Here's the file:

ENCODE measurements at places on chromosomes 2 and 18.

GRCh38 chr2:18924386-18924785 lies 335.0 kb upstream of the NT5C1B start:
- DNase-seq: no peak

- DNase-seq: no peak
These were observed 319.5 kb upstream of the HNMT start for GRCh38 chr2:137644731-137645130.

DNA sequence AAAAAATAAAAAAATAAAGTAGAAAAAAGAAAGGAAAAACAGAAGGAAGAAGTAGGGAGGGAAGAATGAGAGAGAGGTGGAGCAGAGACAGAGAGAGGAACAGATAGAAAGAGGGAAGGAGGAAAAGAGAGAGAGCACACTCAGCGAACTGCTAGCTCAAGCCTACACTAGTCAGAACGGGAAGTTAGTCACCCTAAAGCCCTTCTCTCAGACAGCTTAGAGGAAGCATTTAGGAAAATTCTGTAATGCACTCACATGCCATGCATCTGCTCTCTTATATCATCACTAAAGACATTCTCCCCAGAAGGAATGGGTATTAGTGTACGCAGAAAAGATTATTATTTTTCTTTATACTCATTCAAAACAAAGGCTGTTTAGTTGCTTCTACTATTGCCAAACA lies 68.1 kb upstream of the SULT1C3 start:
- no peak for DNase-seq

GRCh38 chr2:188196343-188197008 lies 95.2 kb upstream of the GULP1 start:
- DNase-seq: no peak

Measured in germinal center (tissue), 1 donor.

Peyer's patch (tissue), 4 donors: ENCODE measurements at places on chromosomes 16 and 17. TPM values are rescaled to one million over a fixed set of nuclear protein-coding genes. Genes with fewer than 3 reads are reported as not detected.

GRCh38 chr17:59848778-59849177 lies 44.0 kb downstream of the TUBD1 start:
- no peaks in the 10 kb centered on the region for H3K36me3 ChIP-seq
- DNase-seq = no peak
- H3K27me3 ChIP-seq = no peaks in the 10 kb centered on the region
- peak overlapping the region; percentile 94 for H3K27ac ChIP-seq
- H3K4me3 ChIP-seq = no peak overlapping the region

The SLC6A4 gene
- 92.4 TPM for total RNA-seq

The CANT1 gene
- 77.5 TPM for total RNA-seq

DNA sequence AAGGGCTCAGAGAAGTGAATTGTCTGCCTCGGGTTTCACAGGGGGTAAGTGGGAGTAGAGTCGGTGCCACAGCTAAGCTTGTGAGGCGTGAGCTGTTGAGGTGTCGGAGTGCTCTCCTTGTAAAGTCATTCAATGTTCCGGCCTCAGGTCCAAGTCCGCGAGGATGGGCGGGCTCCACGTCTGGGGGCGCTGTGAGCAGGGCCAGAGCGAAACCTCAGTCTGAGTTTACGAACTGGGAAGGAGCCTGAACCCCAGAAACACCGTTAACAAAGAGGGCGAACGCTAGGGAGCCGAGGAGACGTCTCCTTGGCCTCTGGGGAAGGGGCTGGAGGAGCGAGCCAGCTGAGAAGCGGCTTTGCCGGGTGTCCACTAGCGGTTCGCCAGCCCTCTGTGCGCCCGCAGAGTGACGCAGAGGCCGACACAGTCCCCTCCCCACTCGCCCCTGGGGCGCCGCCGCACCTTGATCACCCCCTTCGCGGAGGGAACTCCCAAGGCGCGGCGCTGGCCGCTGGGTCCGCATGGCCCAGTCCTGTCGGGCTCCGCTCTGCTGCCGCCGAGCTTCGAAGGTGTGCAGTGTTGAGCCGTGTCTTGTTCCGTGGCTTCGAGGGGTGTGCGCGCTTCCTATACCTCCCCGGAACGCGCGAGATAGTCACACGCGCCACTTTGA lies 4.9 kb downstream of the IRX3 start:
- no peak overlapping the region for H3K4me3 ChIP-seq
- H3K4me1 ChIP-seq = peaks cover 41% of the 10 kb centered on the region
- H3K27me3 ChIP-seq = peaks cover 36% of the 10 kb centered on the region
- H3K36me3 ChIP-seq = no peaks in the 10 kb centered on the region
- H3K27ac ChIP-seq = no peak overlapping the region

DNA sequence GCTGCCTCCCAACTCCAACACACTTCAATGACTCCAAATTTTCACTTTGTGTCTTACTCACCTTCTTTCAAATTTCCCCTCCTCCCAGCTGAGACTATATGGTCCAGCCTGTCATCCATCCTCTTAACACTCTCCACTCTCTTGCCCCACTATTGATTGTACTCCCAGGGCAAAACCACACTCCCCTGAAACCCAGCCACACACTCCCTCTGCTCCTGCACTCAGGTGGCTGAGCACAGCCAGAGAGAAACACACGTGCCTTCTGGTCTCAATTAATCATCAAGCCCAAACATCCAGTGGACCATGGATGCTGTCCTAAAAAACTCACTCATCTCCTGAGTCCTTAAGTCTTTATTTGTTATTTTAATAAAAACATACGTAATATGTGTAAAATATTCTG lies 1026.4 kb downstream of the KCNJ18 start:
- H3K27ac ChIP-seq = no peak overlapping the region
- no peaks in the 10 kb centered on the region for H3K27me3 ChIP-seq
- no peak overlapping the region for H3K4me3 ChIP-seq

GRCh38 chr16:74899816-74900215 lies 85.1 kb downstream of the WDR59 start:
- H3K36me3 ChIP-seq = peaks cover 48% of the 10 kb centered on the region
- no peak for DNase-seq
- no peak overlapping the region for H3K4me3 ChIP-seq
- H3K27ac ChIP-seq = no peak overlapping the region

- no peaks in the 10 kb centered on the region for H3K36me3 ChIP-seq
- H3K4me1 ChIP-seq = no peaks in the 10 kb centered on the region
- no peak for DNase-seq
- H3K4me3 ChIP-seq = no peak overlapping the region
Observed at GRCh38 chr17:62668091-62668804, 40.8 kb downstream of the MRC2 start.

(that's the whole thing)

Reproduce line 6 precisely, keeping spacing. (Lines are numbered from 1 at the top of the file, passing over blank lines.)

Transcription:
DNA sequence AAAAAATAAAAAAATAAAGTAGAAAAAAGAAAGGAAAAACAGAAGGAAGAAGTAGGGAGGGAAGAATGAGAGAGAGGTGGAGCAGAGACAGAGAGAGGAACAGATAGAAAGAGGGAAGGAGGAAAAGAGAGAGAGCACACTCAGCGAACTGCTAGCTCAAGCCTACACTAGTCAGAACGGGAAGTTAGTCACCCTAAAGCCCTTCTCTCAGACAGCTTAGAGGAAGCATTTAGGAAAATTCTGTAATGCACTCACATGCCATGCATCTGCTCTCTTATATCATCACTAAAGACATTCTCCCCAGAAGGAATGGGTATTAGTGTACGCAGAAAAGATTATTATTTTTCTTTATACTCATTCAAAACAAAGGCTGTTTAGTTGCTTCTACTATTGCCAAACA lies 68.1 kb upstream of the SULT1C3 start: